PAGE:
Semantic profiling and recommender system. An enormous volume of scientific content is published every year. The amount exceeds by far what a scientist can read in her entire life. In order to address this problem, the MOVING platform is equipped with a recommender system. In our MOVING recommender system, we improved on the previous work experimenting advanced techniques based on deep learning to recommend papers or subject labels to assign to them. These techniques are extensively described in deliverable D3.2: Technologies for MOVING data processing and visualisation v2.0, Section 6. The source code used is openly available in Github.
Code available at: https://github.com/lgalke/aae-recommender
Elastify. While there are many studies on information retrieval models using full-text, there are presently no comparison studies of full-text retrieval vs. retrieval only over the titles of documents. On the one hand, the full-text of documents like scientific papers is not always available due to, e. g., copyright policies of academic publishers. On the other hand, conducting a search based on titles alone has strong limitations. Titles are short and therefore may not contain enough information to yield satisfactory search results. We compared different retrieval models regarding their search performance on the full-text vs. only titles of documents. These models are extensively described in deliverable D3.2: Technologies for MOVING data processing and visualisation v2.0, Section 3.6. The source code is published under an open source license in bitbucket.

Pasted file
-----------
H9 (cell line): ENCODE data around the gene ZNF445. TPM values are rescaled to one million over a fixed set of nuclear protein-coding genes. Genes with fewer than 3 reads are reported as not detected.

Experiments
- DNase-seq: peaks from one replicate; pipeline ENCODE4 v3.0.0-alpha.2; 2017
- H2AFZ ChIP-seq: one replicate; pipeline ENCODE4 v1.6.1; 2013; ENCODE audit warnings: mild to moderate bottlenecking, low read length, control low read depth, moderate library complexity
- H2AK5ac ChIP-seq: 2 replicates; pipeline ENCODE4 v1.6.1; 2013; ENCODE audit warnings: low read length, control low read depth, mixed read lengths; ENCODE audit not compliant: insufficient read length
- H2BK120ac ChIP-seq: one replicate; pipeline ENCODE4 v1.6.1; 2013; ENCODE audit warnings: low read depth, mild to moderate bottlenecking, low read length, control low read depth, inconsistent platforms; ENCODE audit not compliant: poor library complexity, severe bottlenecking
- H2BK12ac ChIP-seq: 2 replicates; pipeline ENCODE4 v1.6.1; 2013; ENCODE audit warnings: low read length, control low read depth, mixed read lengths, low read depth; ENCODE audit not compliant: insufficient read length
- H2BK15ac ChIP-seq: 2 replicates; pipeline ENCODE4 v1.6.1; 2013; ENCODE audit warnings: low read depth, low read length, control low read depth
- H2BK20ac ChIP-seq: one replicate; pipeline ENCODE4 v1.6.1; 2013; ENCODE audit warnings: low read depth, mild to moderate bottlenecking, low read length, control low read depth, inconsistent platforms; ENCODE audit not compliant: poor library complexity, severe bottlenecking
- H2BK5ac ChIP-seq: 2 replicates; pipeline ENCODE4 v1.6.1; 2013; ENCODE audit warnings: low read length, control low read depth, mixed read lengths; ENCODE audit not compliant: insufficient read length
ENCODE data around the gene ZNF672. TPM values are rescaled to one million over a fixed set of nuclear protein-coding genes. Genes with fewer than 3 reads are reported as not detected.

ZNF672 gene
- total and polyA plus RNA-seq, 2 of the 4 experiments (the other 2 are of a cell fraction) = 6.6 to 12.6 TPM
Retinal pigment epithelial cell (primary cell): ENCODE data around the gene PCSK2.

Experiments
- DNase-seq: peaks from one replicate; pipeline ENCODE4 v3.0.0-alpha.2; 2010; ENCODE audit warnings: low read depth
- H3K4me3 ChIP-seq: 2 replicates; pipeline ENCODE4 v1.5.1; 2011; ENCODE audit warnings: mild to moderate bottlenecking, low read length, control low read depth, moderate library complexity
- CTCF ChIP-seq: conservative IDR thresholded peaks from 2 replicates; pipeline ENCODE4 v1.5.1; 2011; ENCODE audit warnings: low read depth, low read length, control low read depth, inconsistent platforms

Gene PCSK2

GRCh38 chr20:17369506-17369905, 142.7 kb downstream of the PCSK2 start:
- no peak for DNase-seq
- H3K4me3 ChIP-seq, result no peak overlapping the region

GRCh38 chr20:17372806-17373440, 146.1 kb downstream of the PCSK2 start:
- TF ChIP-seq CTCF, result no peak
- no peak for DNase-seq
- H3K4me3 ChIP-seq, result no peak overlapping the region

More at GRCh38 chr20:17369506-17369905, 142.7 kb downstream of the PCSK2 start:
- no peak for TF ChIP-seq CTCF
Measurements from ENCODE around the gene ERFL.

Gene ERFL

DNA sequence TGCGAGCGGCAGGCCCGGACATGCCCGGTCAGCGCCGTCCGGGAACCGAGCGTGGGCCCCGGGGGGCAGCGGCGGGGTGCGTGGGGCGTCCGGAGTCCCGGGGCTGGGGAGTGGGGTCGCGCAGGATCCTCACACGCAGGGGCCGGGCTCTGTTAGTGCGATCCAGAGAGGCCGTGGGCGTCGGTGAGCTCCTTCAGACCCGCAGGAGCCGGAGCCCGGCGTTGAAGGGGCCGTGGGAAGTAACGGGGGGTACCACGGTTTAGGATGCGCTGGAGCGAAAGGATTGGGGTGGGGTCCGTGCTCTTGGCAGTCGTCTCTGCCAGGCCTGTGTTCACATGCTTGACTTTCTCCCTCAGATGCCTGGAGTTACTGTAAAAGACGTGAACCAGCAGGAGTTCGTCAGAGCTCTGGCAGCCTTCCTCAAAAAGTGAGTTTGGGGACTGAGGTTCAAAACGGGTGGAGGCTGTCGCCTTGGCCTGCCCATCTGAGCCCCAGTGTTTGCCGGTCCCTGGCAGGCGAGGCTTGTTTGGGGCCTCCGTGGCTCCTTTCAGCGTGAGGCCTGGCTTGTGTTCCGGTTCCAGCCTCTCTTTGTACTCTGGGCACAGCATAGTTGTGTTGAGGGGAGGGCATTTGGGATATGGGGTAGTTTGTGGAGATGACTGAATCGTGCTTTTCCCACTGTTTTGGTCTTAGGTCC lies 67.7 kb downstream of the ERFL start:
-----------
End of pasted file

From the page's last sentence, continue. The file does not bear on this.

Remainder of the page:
Code available at: https://bitbucket.org/elastify/elastify
Related tools and demos by the MOVING partners
Text Extraction from Scholarly Figures. Scholarly figures are data or visualizations like bar charts, pie charts, line graphs, maps, scatter plots or similar figures. Text extraction from scholarly figures is useful in many application scenarios, since text in scholarly figures often contains information that is not present in the surrounding text. We derived a generic pipeline for text extraction from the analysis of the wide research area on text extraction from figures and implemented in total over 20 methods for the six sequential steps of the pipeline.
Interactive on-line video analysis service lets you upload videos via a web interface, and it performs shot/scene segmentation and visual concept detection (several times faster than real-time; uses our new concept detection engine). Results are displayed in an interactive user interface, which allows navigating through the video structure (shots, scenes), viewing the concept detection results for each shot, and searching by concepts within the video. Try this service now!